the Christian life

Mosaic Law: 2 Corinthians 3

by Carol Berubee; adapted from the book, A Primer on Pauline Doctrine: Revealing the Mystery of the Body of Christ

The Corinthian church was under pressure from the Judaizers to forsake Paul and his Gospel of grace in favor of their false gospel of grace plus law. Paul explains that Mosaic Law has nothing to offer in comparison to the Holy Spirit. Much like the argument made in the epistle to the Hebrews, wherein Christ is put forth as the Mediator of a better covenant, here the Spirit is upheld as more glorious than the Law. 

2 Corinthians 3
3 Being made manifest that you [Corinthian believers] are an epistle of Christ, ministered by us [Paul and his co-laborers in Corinth], written not with ink, but with the Spirit of the living God; not in tables of stone [the Ten Commandments], but in tables that are hearts of flesh… 5 Not that we are sufficient of ourselves, to account anything as from ourselves; but our sufficiency is from God; 6 Who also made us sufficient as ministers of a new covenant; not of the letter [the Law], but of the Spirit: for the letter [the Law] kills, but the Spirit gives life. 7 But if the ministration of death, written and engraven on stones [the Ten Commandments], came with glory, so that the children of Israel could not look steadfastly upon the face of Moses for the glory of his face; which glory was passing away: 8 How shall not rather the ministration of the Spirit be with glory? 9 For if the ministration of condemnation [the Law] is glory, much rather does the ministration of righteousness exceed in glory. 10 For truly that which has been made glorious has not been made glorious in this respect, by reason of the glory that surpasses. 11 For if that which passes away was with glory, much more that which remains is in glory.

If the Law of condemnation and death had glory so that the children of Israel could not look upon Moses’ face, then the new covenant of righteousness abounds more in glory. Moreover, the Law has no more glory because of the surpassing glory of the new covenant with which it is compared. If glory was on the doomed, then more glory rests on the eternal. 

The new covenant of which Paul speaks (v. 6) is not Israel’s New Covenant (Jeremiah 31:31-34, Ezekiel 36:24-28), though Israel’s New Covenant is made possible by the covenant of which Paul speaks. This new covenant spoken of here in 2 Corinthians is the one explained in Hebrews 13:20-21, in which the two parties involved are God the Father and God the Son; it is not a covenant made with any man. This eternal covenant is, of course, more glorious than the Old Covenant of Law, which has been done away.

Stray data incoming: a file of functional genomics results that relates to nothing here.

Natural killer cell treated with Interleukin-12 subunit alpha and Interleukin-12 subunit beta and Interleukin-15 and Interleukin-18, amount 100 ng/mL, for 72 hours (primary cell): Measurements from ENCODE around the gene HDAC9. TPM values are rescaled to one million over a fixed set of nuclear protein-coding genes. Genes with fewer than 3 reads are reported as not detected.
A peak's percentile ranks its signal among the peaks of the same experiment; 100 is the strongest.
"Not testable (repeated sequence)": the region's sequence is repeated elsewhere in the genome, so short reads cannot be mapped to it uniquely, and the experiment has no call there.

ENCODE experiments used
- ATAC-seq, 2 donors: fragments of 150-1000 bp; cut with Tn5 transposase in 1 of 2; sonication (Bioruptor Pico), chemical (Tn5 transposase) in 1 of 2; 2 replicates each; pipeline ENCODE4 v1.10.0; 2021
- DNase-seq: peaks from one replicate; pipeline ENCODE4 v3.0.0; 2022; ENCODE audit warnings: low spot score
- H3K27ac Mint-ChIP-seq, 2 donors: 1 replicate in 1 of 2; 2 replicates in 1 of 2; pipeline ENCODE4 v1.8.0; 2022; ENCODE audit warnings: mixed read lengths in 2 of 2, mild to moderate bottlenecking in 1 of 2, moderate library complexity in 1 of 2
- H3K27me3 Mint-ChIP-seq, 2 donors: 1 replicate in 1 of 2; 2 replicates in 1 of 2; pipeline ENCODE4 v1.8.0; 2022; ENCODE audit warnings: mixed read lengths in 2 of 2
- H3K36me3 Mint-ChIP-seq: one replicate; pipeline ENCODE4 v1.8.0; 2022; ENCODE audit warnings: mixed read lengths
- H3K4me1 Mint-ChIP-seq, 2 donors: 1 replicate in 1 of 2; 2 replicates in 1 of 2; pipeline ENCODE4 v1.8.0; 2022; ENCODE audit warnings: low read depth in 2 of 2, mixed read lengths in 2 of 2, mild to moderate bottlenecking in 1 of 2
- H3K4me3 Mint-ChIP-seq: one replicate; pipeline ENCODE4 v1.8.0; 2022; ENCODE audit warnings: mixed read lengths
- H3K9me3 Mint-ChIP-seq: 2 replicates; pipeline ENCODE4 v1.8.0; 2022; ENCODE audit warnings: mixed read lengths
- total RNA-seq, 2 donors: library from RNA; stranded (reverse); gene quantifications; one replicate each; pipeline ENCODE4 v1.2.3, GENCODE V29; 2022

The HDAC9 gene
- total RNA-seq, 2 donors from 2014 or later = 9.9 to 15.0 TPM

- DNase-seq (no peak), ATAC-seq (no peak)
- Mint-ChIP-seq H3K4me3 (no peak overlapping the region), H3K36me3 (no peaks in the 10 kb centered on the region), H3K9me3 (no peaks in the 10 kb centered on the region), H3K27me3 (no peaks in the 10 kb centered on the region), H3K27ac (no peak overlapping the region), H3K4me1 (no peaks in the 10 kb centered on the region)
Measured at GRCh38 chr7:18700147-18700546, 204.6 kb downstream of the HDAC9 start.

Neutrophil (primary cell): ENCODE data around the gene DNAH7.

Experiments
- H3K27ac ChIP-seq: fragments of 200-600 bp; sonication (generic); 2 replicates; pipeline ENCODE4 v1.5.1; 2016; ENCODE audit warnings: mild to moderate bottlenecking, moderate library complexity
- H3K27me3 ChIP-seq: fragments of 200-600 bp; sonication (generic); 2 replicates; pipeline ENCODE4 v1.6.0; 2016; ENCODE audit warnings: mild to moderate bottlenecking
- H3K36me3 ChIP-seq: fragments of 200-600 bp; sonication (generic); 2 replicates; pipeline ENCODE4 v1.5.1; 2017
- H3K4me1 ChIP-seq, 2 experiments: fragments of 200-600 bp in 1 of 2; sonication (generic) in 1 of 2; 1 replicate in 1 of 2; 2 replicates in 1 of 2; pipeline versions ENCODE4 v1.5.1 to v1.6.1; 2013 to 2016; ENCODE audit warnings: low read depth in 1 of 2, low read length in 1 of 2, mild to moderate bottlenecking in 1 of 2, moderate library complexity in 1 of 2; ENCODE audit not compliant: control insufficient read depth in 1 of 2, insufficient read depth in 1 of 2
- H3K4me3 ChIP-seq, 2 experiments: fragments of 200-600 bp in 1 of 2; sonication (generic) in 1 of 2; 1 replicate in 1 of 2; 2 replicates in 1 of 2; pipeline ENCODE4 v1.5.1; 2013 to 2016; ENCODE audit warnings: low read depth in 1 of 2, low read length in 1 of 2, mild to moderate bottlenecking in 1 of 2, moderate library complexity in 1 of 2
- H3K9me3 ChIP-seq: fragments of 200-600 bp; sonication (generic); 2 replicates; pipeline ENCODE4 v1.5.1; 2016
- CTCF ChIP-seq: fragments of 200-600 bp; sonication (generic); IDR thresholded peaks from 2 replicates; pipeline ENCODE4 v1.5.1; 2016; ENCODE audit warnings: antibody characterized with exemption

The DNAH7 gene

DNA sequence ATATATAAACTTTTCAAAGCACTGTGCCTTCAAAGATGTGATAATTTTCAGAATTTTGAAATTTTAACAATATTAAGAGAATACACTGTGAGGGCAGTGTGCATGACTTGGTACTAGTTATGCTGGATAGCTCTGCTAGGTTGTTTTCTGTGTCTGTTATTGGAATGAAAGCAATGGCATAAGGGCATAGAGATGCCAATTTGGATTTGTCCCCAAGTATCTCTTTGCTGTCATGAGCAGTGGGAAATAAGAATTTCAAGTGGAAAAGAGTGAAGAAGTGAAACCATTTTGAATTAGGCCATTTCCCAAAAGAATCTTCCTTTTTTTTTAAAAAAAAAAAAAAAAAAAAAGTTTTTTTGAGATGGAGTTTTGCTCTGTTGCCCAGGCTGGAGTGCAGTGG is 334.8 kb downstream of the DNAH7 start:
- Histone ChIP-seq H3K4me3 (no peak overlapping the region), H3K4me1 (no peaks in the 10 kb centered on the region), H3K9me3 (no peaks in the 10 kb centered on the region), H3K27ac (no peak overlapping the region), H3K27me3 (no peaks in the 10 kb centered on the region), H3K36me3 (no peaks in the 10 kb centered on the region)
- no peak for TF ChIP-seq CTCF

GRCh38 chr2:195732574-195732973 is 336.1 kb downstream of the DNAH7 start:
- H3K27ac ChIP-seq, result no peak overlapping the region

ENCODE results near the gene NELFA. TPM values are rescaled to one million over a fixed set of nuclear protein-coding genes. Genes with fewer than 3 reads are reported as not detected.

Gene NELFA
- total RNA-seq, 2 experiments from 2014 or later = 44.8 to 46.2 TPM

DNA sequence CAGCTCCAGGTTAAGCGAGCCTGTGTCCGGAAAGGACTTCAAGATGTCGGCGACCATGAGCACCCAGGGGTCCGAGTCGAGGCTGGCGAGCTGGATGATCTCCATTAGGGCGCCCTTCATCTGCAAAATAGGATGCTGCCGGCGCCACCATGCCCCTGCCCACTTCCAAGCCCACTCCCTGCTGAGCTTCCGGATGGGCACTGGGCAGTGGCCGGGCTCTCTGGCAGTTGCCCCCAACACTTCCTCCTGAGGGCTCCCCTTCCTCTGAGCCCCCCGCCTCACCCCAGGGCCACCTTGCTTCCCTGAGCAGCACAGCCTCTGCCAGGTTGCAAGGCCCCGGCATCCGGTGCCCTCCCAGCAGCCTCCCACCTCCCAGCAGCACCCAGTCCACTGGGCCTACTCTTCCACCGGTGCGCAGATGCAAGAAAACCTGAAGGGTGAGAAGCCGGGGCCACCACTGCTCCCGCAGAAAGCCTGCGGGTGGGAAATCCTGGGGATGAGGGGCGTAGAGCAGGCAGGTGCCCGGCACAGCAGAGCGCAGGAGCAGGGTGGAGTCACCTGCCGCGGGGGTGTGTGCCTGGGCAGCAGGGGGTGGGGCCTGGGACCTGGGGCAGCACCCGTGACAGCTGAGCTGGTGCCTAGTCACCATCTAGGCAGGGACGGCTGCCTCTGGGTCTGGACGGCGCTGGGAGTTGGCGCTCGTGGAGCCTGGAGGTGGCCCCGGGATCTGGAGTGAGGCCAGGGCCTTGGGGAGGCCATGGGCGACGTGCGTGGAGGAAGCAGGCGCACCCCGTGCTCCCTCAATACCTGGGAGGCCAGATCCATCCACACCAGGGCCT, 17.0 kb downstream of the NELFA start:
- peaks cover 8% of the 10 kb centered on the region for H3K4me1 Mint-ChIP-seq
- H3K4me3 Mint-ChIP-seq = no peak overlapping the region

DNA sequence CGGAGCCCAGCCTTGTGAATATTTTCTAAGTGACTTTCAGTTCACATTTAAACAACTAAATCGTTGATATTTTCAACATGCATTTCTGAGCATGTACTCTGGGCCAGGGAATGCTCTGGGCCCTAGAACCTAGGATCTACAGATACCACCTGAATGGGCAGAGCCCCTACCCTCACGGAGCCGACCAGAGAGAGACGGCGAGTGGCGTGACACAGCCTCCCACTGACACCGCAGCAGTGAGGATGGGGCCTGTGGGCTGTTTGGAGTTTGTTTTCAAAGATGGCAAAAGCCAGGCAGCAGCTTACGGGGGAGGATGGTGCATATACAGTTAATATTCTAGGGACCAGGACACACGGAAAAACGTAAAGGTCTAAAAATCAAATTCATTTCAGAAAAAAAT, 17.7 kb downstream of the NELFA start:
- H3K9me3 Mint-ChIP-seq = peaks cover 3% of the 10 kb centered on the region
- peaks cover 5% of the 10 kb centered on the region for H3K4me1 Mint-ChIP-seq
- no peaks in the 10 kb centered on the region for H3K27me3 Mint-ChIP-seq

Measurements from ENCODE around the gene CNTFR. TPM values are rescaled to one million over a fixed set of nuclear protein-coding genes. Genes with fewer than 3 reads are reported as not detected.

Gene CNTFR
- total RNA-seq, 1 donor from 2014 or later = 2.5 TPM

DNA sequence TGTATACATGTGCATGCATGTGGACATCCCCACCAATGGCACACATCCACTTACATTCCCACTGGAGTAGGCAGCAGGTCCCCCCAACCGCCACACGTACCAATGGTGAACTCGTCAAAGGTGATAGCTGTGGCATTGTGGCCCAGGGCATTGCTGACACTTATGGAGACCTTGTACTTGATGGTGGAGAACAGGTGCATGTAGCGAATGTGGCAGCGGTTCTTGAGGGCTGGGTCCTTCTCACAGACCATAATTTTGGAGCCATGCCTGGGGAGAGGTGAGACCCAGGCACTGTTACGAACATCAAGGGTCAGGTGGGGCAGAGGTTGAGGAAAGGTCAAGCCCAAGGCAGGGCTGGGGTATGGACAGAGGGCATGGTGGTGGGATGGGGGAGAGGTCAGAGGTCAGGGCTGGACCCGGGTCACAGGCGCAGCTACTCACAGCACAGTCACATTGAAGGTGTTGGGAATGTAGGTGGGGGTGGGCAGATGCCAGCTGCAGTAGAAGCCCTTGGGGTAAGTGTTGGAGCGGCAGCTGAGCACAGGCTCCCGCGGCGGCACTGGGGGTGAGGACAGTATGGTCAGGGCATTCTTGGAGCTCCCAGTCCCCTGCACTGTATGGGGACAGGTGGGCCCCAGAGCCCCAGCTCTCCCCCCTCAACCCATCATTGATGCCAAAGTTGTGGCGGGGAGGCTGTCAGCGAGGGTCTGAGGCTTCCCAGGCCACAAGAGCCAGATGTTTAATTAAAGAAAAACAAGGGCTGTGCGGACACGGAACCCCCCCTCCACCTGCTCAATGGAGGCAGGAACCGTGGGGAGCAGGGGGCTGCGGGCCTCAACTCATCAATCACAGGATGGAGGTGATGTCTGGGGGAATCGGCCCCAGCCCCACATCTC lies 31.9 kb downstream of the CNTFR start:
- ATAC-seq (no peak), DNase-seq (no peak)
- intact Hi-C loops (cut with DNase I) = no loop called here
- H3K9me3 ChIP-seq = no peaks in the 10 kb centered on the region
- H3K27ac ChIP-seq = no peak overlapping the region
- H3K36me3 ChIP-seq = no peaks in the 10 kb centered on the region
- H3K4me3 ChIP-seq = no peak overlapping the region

2 Corinthians 3
13 …Moses…put a veil upon his face, that the children of Israel should not look steadfastly on the end of that which was passing away: 14 But their minds were hardened, for until this very day at the reading of the old covenant the same veil remains unlifted, which veil is done away in Christ… 16 But when a man shall turn to the Lord, the veil is taken away.

Moses covered the fading glory so that the Jews wouldn’t see the end of its brightness, but their minds were hardened. Even today, they can’t see beyond the veil to see the fading glory and that the Law is done away in Christ. But when a person shall turn to the Lord, the veil that had hidden the fading glory of the Law is removed and he or she can see Christ clearly. 

2 Corinthians 3
17 Now the Lord is the Spirit: and where the Spirit of the Lord is, there is liberty. 18 But we all, with unveiled face reflecting as a mirror the glory of the Lord, are transformed into the same image from glory to glory, even as from the Lord the Spirit.

Where the Spirit dwells, there is freedom from the Law; there is no longer bondage to ordinances and fear of condemnation. Unlike Moses, our faces are unveiled and in this unveiled liberty we behold the glory of the Lord as in a mirror. We are transformed continually into His likeness, and His glory that shines on us is reflected by us. The work of the Spirit is infinitely more glorious than laws written on tables of stone.